- SC ruled that Fundamental Right to Privacy is intrinsic to life and liberty and thus, comes under Article 21 of the Indian constitution.
- SC declared that bodily autonomy was an integral part of the right to privacy.
- This bodily autonomy has within its ambit sexual orientation of an individual.
- Navtej Singh Johar vs. Union Of India (2018)
- Decriminalised homosexuality.
- Dismissed the position taken by SC in Suresh Kumar Koushal case (2013) that the LGBTQ community constitute a minuscule minority and so there was no need to decriminalise homosexual sex.
Impact of Decriminalising Homosexuality
- Sexual minorities in India are one step closer to living with dignity.
- LGBTQ Community will be able to come out in the open with their sexual preferences.
- Discrimination faced by them in accessing health and their harassment by Police will cease.
- Decriminalisation has also been associated with more self-acceptance as well as psychological and emotional security among LGBTQ Community.
- This judgement will spur LGBTQ Community to demand more progressive laws like Gay marriage laws, right to form partnerships, inheritance, employment equality, protection from gender-identity-based discrimination among others.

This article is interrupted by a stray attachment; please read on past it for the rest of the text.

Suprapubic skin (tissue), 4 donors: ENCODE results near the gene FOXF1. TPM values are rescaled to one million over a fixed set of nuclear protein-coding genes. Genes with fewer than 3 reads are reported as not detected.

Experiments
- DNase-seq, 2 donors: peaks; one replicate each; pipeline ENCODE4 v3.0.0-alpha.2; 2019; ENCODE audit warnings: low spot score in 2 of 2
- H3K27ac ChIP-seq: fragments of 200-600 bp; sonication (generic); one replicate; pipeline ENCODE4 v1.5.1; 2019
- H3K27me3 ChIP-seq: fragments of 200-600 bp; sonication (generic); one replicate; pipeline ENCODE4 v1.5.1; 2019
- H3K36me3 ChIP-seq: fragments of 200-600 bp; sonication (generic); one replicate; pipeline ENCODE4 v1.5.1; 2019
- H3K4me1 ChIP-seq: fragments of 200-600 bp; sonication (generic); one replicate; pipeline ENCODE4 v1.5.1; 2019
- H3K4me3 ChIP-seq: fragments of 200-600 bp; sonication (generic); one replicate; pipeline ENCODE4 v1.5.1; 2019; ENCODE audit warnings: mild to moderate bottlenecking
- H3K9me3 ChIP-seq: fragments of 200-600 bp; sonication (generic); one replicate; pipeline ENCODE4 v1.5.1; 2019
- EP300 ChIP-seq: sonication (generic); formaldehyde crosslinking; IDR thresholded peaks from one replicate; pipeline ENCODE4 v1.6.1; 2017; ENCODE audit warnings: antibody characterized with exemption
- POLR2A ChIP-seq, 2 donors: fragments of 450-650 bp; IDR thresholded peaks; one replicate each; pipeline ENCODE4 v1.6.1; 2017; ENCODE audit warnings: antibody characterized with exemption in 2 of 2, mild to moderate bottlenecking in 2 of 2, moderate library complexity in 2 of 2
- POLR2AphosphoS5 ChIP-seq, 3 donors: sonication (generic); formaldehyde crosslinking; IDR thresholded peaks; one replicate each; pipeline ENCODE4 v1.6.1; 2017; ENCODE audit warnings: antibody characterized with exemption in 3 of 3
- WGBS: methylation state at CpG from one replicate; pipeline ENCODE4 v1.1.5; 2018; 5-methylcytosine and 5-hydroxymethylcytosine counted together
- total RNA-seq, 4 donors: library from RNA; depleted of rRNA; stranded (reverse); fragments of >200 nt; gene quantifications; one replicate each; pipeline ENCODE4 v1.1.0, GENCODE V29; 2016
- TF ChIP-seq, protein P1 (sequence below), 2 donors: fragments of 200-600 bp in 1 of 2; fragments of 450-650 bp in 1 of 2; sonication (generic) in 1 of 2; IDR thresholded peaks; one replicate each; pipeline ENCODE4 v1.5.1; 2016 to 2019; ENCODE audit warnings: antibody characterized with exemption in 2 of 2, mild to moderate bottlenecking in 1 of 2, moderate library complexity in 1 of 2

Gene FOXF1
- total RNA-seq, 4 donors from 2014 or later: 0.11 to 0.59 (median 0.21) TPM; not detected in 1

- The judgment has opened up grey areas, and guidelines will be needed to deal with cases where, say, a gay individual withdraws “consent” and lodges a complaint against the partner. India’s laws on sexual assault do not recognise men as victims of rape.
- Though the judgement goes a long way in removing the stigma attached with the LGTBQ community, there is need for a multi pronged approach to deal with issue of prejudice and discrimination prevalent in society against them.
- The LGTBQ community needs an anti-discrimination law that empowers them to build productive lives and relationships irrespective of gender identity or sexual orientation and place the onus to change on state and society and not the individual.
- Government bodies, especially related to Health, and Law and Order need to be sensitised and made aware about the changed position of law to ensure that the LGBTQ community is not denied public services or harassed for their sexual orientation.